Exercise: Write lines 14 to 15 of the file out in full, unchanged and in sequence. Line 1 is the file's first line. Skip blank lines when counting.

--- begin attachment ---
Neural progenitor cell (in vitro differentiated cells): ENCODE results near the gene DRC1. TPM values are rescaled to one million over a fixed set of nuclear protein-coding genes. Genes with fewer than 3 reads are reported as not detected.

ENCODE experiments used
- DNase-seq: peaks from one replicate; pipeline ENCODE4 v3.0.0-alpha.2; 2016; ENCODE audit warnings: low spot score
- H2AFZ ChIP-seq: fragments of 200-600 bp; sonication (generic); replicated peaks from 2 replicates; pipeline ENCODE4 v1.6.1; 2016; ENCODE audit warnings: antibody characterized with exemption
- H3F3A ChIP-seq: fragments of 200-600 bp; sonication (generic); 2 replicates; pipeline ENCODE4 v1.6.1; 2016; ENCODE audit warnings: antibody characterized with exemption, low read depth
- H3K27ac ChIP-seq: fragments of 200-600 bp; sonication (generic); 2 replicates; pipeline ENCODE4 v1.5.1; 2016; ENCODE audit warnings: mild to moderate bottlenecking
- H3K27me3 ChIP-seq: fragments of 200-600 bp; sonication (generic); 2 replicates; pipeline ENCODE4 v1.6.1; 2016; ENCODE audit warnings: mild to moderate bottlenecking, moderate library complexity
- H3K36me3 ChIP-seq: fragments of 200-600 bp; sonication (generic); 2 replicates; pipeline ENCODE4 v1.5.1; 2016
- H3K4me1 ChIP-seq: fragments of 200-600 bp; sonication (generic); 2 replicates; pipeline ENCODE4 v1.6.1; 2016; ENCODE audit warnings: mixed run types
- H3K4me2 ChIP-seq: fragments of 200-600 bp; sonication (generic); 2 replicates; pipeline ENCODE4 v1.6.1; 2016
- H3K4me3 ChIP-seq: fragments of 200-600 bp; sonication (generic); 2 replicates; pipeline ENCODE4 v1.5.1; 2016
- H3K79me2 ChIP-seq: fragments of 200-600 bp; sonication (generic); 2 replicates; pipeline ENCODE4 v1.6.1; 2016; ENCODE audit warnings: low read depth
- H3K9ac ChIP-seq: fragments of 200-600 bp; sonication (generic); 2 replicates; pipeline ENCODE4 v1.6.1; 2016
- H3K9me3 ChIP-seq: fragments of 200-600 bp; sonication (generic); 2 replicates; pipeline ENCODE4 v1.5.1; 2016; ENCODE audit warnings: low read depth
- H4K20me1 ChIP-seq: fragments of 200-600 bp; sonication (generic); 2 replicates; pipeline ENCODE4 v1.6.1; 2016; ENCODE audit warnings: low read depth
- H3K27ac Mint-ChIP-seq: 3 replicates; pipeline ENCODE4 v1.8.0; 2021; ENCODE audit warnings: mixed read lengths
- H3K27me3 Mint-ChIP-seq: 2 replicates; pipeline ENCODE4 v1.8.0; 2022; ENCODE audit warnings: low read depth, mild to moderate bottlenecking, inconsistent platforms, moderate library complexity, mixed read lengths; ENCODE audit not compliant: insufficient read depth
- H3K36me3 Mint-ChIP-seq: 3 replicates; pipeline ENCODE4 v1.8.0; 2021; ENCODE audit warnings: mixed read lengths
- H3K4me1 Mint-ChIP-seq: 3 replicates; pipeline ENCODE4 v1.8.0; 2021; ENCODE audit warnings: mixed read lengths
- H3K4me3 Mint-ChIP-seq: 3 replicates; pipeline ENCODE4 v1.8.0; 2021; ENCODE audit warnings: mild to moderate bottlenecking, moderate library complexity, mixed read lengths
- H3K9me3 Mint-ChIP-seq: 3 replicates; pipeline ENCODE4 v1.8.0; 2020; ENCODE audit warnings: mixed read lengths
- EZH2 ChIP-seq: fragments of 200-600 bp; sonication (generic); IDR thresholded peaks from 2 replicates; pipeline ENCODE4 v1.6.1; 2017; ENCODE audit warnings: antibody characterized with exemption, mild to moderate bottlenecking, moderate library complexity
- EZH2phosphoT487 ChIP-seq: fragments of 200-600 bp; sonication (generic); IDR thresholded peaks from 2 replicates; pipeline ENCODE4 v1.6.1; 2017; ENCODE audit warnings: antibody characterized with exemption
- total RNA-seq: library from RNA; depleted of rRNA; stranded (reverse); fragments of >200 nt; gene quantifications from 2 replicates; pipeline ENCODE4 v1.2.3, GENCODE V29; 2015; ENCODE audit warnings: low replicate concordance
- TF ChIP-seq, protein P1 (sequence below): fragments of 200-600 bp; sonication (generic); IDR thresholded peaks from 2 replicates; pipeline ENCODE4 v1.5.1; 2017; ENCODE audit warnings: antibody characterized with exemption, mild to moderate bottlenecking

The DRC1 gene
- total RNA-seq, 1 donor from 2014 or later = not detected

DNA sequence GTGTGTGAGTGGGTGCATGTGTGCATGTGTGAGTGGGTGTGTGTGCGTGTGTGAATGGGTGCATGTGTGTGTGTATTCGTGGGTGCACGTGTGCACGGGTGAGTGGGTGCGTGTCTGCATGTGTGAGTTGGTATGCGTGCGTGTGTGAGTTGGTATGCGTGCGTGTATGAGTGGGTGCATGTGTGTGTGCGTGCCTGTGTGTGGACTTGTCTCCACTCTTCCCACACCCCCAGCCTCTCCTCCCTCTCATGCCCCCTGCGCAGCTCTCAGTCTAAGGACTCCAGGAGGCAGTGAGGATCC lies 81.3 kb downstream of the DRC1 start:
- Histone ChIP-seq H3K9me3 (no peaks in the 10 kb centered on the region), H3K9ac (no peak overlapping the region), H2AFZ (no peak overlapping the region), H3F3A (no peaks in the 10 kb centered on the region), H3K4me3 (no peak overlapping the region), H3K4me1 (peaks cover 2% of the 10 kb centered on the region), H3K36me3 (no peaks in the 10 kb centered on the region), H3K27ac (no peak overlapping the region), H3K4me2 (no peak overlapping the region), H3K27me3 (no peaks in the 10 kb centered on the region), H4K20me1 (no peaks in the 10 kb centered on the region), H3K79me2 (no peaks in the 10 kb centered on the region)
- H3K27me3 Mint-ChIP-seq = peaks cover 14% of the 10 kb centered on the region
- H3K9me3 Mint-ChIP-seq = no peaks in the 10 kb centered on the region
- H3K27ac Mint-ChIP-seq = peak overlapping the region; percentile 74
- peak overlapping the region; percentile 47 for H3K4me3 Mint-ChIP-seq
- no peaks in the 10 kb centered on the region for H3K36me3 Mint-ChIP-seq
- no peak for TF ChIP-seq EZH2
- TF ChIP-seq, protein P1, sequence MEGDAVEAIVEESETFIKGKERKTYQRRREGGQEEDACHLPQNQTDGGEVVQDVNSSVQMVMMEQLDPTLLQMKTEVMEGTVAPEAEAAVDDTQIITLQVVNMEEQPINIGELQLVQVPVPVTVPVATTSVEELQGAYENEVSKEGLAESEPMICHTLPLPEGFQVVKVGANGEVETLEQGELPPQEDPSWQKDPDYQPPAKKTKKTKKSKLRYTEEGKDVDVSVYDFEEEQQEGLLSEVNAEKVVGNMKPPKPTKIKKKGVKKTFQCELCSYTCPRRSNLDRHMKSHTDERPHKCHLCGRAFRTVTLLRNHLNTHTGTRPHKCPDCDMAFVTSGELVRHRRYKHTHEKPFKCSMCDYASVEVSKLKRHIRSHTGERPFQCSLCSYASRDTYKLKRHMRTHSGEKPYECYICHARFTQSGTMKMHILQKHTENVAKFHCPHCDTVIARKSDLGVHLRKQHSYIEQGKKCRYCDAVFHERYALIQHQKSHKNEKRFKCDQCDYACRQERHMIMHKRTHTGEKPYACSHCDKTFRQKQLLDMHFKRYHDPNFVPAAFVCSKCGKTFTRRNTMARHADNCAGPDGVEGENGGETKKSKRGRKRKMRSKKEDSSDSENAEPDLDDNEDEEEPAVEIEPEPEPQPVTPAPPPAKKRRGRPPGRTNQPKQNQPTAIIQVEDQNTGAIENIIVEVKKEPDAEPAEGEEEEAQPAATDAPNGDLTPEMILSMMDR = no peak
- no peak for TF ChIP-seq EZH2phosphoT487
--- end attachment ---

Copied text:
- H3K9me3 ChIP-seq: fragments of 200-600 bp; sonication (generic); 2 replicates; pipeline ENCODE4 v1.5.1; 2016; ENCODE audit warnings: low read depth
- H4K20me1 ChIP-seq: fragments of 200-600 bp; sonication (generic); 2 replicates; pipeline ENCODE4 v1.6.1; 2016; ENCODE audit warnings: low read depth